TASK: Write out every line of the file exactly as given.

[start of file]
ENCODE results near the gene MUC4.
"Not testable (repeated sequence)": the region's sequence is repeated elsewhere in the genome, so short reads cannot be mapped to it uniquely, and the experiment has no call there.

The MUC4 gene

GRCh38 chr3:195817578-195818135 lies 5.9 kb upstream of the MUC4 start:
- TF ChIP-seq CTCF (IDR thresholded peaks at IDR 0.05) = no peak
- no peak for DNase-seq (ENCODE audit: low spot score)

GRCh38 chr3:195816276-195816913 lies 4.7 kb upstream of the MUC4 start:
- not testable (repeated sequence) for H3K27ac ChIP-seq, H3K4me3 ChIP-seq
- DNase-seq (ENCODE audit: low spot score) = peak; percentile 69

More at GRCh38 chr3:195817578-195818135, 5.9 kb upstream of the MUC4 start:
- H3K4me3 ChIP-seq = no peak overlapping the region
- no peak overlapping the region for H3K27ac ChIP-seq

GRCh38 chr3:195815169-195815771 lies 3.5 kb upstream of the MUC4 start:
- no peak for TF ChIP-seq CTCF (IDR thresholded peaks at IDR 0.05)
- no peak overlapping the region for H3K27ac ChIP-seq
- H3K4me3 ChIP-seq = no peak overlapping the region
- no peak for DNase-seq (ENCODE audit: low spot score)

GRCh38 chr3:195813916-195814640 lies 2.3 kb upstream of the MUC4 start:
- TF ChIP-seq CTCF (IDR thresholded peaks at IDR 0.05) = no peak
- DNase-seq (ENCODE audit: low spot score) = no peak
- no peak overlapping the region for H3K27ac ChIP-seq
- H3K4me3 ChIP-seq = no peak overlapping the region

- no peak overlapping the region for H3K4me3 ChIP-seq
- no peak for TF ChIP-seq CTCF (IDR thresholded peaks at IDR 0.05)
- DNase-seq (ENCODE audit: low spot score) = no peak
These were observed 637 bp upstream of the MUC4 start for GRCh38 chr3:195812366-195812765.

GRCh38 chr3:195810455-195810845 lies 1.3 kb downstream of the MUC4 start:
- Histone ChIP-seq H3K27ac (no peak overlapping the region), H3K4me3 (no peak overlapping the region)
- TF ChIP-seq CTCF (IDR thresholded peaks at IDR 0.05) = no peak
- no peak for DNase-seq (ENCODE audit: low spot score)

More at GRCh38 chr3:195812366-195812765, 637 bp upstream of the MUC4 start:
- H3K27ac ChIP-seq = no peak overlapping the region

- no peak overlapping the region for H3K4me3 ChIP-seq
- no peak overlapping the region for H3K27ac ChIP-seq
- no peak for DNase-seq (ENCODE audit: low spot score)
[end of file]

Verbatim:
ENCODE results near the gene MUC4.
"Not testable (repeated sequence)": the region's sequence is repeated elsewhere in the genome, so short reads cannot be mapped to it uniquely, and the experiment has no call there.

The MUC4 gene

GRCh38 chr3:195817578-195818135 lies 5.9 kb upstream of the MUC4 start:
- TF ChIP-seq CTCF (IDR thresholded peaks at IDR 0.05) = no peak
- no peak for DNase-seq (ENCODE audit: low spot score)

GRCh38 chr3:195816276-195816913 lies 4.7 kb upstream of the MUC4 start:
- not testable (repeated sequence) for H3K27ac ChIP-seq, H3K4me3 ChIP-seq
- DNase-seq (ENCODE audit: low spot score) = peak; percentile 69

More at GRCh38 chr3:195817578-195818135, 5.9 kb upstream of the MUC4 start:
- H3K4me3 ChIP-seq = no peak overlapping the region
- no peak overlapping the region for H3K27ac ChIP-seq

GRCh38 chr3:195815169-195815771 lies 3.5 kb upstream of the MUC4 start:
- no peak for TF ChIP-seq CTCF (IDR thresholded peaks at IDR 0.05)
- no peak overlapping the region for H3K27ac ChIP-seq
- H3K4me3 ChIP-seq = no peak overlapping the region
- no peak for DNase-seq (ENCODE audit: low spot score)

GRCh38 chr3:195813916-195814640 lies 2.3 kb upstream of the MUC4 start:
- TF ChIP-seq CTCF (IDR thresholded peaks at IDR 0.05) = no peak
- DNase-seq (ENCODE audit: low spot score) = no peak
- no peak overlapping the region for H3K27ac ChIP-seq
- H3K4me3 ChIP-seq = no peak overlapping the region

- no peak overlapping the region for H3K4me3 ChIP-seq
- no peak for TF ChIP-seq CTCF (IDR thresholded peaks at IDR 0.05)
- DNase-seq (ENCODE audit: low spot score) = no peak
These were observed 637 bp upstream of the MUC4 start for GRCh38 chr3:195812366-195812765.

GRCh38 chr3:195810455-195810845 lies 1.3 kb downstream of the MUC4 start:
- Histone ChIP-seq H3K27ac (no peak overlapping the region), H3K4me3 (no peak overlapping the region)
- TF ChIP-seq CTCF (IDR thresholded peaks at IDR 0.05) = no peak
- no peak for DNase-seq (ENCODE audit: low spot score)

More at GRCh38 chr3:195812366-195812765, 637 bp upstream of the MUC4 start:
- H3K27ac ChIP-seq = no peak overlapping the region

- no peak overlapping the region for H3K4me3 ChIP-seq
- no peak overlapping the region for H3K27ac ChIP-seq
- no peak for DNase-seq (ENCODE audit: low spot score)